It was health law that most inspired Cheluchi, and she studied under Dr. Downie. For her LL.M., she asked herself what health law meant in the context of her homeland. “At the time, access to HIV and AIDS drugs was a very topical issue. I looked at it from a human rights perspective.”

Cheluchi’s JSD thesis focused on the regulations surrounding research involving humans in developing countries.

“The challenge then and now is that there is not much money in most developing countries. We don’t do much indigenous research. Companies from developed countries were moving to less developed jurisdictions to do clinical trials in ways they would not do elsewhere,” notes Cheluchi.

Her thesis explored what was being done to hold governments and countries accountable and to protect people. “You need to focus on what you do locally and what needs to be done internationally. That is what makes a difference,” says Cheluchi, whose studies at Dalhousie were funded by a Killam Scholarship and the Canadian Institutes of Health Research Training Program in Health Law, Ethics and Policy.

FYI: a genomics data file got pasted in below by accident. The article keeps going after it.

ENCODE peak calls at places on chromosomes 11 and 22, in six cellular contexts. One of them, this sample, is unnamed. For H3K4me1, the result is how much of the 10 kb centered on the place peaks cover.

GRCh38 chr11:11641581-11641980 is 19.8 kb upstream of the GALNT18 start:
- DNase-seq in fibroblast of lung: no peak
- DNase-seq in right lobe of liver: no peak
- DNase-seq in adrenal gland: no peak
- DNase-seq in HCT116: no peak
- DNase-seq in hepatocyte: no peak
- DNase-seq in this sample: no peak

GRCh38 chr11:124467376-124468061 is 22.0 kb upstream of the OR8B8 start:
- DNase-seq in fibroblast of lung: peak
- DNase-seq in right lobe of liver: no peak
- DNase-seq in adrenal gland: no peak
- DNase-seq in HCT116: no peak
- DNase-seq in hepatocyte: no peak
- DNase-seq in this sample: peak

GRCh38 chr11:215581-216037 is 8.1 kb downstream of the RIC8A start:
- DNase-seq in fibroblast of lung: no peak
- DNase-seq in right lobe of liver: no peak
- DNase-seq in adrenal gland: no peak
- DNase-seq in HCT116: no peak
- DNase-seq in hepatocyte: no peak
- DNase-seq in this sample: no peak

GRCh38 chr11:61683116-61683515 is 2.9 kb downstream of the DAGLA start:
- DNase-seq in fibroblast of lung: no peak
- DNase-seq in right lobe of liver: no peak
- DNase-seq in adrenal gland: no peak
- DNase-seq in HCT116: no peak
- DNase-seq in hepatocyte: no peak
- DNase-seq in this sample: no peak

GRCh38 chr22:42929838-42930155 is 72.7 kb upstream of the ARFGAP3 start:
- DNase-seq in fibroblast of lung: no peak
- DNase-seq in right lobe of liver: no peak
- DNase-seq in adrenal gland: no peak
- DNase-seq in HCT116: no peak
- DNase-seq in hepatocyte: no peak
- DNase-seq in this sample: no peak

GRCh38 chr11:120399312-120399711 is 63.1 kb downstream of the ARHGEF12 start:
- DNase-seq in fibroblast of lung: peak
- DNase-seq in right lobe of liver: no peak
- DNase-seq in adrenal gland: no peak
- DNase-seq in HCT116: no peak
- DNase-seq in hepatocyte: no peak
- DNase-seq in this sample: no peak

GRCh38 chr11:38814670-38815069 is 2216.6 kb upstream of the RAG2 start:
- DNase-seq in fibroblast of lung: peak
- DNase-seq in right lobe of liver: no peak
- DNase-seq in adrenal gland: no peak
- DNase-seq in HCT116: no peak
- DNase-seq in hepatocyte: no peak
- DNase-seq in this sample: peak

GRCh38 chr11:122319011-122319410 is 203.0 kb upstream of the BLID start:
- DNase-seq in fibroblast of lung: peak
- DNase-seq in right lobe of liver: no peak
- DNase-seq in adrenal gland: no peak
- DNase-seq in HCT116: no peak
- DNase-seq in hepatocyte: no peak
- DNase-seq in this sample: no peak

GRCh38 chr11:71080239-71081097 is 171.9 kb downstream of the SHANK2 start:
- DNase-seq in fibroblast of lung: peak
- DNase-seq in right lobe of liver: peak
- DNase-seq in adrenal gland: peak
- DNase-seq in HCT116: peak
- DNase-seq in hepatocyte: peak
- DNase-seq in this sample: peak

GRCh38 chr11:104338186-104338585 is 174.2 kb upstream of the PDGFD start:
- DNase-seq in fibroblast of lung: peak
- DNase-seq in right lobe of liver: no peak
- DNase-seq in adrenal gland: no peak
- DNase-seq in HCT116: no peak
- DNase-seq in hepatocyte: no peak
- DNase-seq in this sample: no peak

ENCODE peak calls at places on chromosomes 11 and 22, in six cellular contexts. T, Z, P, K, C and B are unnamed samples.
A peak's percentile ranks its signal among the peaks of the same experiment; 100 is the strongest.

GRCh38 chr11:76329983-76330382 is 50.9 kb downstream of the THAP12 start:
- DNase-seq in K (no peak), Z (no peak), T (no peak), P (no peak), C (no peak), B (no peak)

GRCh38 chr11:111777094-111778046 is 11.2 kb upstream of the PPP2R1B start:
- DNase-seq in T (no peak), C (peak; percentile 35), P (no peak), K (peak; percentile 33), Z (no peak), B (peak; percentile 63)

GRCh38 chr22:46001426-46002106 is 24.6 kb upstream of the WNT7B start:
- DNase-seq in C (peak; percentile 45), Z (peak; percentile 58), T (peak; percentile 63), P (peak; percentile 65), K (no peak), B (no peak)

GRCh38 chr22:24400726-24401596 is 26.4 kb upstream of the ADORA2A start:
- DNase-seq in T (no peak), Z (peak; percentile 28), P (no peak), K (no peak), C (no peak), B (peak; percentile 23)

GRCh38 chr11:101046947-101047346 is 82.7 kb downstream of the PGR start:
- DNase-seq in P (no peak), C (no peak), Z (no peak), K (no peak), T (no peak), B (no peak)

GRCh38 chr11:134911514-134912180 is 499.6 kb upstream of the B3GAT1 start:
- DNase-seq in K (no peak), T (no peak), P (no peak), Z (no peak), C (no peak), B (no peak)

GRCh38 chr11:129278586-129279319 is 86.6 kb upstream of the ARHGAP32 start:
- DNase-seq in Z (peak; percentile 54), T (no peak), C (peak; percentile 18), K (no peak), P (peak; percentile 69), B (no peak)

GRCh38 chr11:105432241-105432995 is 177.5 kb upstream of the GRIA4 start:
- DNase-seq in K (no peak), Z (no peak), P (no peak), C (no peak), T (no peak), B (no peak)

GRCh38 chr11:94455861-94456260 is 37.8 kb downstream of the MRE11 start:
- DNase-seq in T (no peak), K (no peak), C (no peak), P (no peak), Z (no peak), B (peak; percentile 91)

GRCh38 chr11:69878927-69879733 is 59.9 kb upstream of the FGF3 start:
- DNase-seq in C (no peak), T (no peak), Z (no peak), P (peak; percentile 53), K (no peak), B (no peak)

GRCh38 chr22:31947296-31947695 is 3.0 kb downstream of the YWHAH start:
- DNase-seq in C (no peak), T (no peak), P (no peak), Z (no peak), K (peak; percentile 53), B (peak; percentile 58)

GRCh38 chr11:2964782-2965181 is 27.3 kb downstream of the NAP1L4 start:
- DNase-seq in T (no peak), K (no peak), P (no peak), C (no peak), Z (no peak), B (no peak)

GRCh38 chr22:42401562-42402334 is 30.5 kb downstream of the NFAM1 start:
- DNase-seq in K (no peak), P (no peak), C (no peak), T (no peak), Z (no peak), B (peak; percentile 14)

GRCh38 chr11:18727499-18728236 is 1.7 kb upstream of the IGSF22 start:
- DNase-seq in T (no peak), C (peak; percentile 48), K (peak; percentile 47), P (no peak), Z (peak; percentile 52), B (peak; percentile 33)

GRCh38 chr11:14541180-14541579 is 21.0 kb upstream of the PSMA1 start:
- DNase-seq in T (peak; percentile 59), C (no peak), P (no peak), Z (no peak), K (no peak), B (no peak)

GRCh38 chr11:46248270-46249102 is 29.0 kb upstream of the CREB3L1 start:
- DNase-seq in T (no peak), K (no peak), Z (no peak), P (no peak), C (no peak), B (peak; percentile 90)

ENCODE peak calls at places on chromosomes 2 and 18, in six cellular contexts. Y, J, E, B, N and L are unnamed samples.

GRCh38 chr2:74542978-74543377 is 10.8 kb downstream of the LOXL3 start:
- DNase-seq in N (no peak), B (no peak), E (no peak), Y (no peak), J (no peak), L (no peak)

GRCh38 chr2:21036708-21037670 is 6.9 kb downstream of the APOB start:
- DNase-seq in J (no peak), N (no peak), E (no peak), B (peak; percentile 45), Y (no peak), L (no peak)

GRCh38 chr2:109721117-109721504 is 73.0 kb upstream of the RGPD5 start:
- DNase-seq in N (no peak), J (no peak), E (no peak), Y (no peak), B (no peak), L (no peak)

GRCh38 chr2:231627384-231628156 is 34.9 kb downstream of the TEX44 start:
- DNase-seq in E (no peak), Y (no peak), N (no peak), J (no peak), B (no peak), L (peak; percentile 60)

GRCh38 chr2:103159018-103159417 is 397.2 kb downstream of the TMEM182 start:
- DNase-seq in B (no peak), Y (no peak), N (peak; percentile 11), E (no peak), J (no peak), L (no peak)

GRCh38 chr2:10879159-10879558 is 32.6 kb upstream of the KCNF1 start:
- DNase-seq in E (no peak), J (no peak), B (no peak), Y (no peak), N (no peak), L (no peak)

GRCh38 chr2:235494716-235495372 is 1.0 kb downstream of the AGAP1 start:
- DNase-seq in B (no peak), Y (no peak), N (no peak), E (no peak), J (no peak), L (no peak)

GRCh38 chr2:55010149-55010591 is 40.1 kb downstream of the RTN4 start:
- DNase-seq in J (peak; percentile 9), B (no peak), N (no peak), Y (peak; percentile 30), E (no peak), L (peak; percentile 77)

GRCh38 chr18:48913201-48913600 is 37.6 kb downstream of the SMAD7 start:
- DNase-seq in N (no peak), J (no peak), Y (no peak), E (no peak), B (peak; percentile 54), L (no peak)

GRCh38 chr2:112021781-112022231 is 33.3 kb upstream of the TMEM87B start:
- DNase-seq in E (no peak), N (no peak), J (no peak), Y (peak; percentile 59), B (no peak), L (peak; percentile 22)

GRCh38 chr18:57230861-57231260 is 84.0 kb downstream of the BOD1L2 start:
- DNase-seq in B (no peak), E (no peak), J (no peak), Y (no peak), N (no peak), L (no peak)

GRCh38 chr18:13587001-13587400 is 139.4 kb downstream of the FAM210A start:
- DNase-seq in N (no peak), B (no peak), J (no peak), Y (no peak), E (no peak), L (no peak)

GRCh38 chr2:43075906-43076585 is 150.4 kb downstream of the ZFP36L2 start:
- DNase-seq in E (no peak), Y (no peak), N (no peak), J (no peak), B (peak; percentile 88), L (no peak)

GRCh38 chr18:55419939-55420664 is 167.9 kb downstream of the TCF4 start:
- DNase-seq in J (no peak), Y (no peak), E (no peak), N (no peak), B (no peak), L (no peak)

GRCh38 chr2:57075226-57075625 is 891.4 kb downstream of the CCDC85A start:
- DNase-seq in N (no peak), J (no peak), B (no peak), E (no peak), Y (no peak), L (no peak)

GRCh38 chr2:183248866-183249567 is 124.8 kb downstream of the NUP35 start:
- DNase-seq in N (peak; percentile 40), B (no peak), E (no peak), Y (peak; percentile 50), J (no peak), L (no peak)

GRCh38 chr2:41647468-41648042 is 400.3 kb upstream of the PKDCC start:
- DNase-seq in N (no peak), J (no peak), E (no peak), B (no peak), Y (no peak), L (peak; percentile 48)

She points to testing of a meningitis drug that was conducted about 15 years ago in a northern Nigerian community experiencing a meningitis epidemic at the time. “People saw white coats and assumed they were there to help the children,” says Cheluchi. “I thought, ‘They would not do that in the U.S.’ There were no protocols in place.”

Cheluchi’s research also further opened her eyes to the differences between her country and Canada. “I’d listen to some of the things Canadians would talk about and think that our issues were so fundamental. I thought they must wonder why we don’t do something,” she says. “I vowed to do something.”